Feeley et al in 1978 developed a medium to isolate Legionella species which was later modified by substituting yeast extract for casein hydrolysate and beef extract, and replacing starch with activated charcoal and named it as Charcoal Yeast Extract (CYE) Agar. A further modification was made by Pasculle et al in 1980 by the addition of ACES (N-2-acetamido-2-aminoethane sulfonic acid) buffer in order to maintain the proper pH for optimal growth designated as BCYE for Buffered Charcoal Yeast Extract. In 1981, Edelstein et al further modified the medium by addition of the potassium salt of alpha-ketoglutaric acid which increased the sensitivity of the medium. It is recommended for use in the cultivation and primary isolation of Legionella spp. in water and other samples suspected of harboring the bacteria.
Composition of Buffered Charcoal Yeast Extract (BCYE)
Final pH (at 25°C) 6.9±0.2
Principle of Buffered Charcoal Yeast Extract (BCYE)
Legionella species are non-spore forming, narrow, gram-negative rods which cause pneumonia (Legionnaires disease) or Pontiac fever. The bacteria do not oxidize or ferment carbohydrates in conventional media or grow on sheep blood agar. Growth is much better and more rapid on Buffered Charcoal Yeast Extract Agar. The BCYE medium comprises of the different components that aid in the isolation and growth of the bacterium. Amino acids are the major sources of energy for Legionella. The amino acid L-cystine holds an absolute requirement as it plays a major role in growth metabolism of Legionella. The amino acid along with ferric pyrophosphate helps for the growth of Legionella. The media contains charcoal, which acts as detoxicant and activated charcoal decomposes hydrogen peroxide, a metabolic product toxic to Legionella species, and may also collect carbon dioxide and modify surface tension. Yeast extract acts as a rich source of vitamins, nitrogen as well as carbon necessary to support growth. ACES buffer maintains optimal pH for growth while L-cystine hydrochloride; ferric pyrophosphate and α-ketoglutarate stimulate the growth of Legionella species by stimulation of oxygen-scavenging enzymes. Agar is the solidifying agent. Selective agents can be added if necessary.
Preparation of Buffered Charcoal Yeast Extract (BCYE)
- Suspend 20 gms in 500 ml distilled water.
- Heat to boiling to dissolve the medium completely.
- Sterilize by autoclaving at 15 lbs pressure (121°C) for 15 minutes and cool to 50°C.
- Aseptically add sterile rehydrated contents of 1 vial each of Legionella Supplement.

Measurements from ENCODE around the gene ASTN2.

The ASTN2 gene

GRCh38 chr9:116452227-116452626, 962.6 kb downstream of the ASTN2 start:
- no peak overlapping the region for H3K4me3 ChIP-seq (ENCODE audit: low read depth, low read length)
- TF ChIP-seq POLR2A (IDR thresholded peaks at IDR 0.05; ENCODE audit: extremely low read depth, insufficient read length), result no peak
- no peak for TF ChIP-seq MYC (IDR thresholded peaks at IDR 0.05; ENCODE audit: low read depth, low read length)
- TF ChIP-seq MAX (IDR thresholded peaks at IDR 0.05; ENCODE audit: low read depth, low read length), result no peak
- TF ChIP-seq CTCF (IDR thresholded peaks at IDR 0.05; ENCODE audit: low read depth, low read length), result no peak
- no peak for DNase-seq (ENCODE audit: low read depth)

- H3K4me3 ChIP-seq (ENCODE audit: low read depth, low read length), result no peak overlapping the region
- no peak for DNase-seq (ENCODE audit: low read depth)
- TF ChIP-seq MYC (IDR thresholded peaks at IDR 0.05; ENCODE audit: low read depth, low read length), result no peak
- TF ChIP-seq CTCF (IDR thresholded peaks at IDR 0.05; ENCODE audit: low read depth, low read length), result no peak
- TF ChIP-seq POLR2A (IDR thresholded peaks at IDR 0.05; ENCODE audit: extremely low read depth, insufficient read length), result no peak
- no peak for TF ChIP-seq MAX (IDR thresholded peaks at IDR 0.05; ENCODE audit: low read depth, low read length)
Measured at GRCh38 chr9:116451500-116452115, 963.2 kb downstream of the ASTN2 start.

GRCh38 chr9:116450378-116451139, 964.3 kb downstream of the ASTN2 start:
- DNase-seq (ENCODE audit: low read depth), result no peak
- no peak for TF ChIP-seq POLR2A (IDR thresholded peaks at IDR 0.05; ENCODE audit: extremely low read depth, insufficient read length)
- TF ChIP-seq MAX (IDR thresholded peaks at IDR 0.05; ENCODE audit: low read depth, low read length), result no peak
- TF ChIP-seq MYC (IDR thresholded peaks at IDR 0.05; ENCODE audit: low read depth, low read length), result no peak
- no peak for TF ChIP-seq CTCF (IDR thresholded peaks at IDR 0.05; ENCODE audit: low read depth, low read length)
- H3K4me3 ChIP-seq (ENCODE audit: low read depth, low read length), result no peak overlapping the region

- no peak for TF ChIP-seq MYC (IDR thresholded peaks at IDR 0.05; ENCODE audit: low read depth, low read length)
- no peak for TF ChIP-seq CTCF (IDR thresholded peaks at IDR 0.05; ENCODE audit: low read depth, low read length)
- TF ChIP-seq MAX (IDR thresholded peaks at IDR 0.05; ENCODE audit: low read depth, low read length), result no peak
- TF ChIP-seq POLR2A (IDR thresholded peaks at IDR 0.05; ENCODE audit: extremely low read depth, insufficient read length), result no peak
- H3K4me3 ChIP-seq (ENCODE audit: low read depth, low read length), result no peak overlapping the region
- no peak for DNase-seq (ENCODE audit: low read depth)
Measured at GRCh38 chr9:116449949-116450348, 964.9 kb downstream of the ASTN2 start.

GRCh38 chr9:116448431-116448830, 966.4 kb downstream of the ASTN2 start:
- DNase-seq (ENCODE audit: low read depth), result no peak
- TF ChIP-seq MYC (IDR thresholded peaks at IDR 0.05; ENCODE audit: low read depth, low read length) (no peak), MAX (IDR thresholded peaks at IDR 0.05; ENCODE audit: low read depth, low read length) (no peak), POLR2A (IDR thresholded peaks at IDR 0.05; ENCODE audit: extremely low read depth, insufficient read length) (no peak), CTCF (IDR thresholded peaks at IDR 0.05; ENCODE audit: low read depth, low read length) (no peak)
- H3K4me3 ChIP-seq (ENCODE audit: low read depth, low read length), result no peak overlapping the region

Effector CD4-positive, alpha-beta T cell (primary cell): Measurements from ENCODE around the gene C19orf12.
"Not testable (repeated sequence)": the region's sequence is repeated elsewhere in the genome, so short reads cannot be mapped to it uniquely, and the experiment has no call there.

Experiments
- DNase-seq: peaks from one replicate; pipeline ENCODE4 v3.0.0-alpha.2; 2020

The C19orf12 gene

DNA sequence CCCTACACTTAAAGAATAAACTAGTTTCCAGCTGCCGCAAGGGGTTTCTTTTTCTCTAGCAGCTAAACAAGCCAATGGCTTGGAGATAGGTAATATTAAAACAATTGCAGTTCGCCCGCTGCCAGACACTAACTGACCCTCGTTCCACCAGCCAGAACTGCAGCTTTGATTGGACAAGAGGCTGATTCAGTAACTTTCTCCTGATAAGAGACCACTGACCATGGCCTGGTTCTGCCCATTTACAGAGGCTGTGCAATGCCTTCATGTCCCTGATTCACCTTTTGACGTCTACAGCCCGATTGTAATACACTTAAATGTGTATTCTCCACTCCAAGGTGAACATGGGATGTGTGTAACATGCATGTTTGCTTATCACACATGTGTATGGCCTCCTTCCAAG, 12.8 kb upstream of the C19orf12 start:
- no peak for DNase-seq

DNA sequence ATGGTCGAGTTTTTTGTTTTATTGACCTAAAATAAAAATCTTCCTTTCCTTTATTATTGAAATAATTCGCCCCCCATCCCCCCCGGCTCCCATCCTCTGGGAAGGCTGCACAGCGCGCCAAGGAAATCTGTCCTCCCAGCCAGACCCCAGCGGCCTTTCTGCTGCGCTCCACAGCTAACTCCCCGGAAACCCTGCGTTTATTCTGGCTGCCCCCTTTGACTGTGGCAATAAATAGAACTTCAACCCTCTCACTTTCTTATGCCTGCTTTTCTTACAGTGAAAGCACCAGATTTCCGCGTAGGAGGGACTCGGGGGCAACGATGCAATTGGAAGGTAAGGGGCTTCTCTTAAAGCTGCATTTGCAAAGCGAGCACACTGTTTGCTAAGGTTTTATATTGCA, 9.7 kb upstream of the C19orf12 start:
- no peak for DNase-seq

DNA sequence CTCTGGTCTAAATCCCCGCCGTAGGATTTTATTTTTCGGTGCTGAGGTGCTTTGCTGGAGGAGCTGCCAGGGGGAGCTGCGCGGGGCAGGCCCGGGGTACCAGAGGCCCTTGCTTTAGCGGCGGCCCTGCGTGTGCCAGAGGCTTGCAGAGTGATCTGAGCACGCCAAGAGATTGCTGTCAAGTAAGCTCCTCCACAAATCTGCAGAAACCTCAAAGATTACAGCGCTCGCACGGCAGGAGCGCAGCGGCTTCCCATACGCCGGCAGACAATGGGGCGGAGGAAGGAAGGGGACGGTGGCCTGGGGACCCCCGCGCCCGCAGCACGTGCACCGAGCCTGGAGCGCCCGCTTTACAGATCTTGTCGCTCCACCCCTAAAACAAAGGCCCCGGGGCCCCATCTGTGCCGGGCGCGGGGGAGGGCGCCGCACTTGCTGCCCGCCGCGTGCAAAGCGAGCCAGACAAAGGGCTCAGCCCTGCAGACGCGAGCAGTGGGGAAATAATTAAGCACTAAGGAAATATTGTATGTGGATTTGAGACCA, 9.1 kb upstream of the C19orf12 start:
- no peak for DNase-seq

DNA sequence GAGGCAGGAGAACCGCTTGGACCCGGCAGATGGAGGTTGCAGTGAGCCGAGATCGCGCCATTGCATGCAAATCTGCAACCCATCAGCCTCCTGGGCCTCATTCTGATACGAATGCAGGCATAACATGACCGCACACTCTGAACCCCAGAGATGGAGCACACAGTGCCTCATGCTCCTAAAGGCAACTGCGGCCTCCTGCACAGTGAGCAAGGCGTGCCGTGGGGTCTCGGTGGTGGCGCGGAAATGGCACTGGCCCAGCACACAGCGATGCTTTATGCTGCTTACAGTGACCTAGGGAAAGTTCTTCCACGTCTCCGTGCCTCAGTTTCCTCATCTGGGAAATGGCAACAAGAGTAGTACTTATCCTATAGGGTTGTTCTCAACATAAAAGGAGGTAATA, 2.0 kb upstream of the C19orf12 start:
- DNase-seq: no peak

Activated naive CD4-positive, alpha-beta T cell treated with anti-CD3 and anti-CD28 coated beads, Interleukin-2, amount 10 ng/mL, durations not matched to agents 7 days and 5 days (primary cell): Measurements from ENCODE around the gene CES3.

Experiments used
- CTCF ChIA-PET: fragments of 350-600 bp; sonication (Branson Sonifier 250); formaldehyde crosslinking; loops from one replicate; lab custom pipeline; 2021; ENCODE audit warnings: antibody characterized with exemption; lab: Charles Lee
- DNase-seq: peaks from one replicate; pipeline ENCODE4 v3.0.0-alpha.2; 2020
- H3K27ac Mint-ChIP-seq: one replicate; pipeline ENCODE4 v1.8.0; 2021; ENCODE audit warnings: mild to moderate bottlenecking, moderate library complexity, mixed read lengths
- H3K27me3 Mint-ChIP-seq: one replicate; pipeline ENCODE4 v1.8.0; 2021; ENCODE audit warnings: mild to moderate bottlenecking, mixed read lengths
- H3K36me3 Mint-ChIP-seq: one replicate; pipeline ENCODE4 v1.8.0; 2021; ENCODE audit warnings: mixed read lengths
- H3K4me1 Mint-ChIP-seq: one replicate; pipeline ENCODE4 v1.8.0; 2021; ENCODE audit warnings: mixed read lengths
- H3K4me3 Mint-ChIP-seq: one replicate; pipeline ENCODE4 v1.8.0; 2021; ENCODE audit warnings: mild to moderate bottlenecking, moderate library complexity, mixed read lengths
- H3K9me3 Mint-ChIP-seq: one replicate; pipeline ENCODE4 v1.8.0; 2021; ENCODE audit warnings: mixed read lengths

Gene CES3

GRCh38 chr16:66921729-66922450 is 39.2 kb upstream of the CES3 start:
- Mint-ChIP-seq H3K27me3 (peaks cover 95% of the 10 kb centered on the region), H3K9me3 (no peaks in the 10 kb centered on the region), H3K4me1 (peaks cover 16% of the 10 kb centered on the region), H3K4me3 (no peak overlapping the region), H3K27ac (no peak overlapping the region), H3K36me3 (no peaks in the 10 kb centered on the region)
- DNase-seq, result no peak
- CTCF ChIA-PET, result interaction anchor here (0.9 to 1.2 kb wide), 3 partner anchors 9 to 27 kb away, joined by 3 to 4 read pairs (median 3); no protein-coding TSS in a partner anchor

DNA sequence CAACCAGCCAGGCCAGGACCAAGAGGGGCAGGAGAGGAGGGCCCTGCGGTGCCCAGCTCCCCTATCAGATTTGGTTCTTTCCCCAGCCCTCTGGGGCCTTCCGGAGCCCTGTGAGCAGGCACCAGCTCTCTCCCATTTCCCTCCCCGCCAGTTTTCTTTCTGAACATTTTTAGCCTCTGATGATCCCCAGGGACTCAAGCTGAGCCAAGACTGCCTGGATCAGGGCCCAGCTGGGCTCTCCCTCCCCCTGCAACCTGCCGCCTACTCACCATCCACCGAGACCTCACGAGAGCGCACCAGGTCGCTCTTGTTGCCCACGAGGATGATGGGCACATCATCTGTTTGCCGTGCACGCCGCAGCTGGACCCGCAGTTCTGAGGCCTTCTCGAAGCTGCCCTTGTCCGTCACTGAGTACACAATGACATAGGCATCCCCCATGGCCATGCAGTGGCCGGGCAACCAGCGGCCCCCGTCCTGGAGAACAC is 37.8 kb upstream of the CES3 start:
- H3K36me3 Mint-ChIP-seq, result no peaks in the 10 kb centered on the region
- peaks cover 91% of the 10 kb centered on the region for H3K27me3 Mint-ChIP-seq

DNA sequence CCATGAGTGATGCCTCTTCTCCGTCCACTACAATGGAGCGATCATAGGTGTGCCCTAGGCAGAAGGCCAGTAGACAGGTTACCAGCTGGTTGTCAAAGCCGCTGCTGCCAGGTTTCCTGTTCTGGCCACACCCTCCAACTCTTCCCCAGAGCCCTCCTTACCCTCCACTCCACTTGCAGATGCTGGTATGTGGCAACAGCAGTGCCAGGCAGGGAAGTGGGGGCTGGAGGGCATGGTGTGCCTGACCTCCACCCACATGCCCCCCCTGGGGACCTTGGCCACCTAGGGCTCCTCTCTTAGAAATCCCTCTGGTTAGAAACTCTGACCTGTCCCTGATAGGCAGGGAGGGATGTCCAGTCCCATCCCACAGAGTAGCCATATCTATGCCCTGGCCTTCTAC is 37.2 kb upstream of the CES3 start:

- Mix well and pour with constant stirring to ensure that charcoal particles get evenly distributed
Result Interpretation on Buffered Charcoal Yeast Extract (BCYE)
- Legionella pneumophila produces small to large, smooth, colorless to pale, blue-grey, slightly mucoid colonies becoming whiter and more filamentous with age that fluoresces yellow-green under longwave UV light.
- The colony surface is generally smooth with precise edges, but some strains may give a ground glass or “fried egg” appearance when viewed microscopically.
Uses of Buffered Charcoal Yeast Extract (BCYE)
- This medium is to be used for the isolation and presumptive identification of Legionella.
- It is a base medium used for the isolation of Legionella from clinical and environmental samples.
Limitations of Buffered Charcoal Yeast Extract (BCYE)
- It is recommended that biochemical, immunological, molecular, or mass spectrometry testing be performed on colonies from pure culture for complete identification.
- It is also recommended that more than one type of medium is used for isolating Legionella species and that non-selective and selective BCYE Agar plates be inoculated in parallel.
- Due to nutritional variation, some strains may be encountered that grow poorly or fail to grow on this medium.
- The Centers for Disease Control and Prevention (CDC) recommend incubation of environmental samples with 2.5% CO2; however, L. gormanii is the only known species with enhanced growth under this condition.
- Colonies of Legionella that develop on white membrane filters may have a different appearance to those that develop against a black or dark background filter.
- When handling Legionella species, it is important to avoid aerosol formation.
- Hardy diagnostic
- Conda lab
- Ronald M. Atlas and James W. Snyder (2014). Handbook of media for clinical and public health microbiology. CRC Press. Taylor & Francis Group, LLC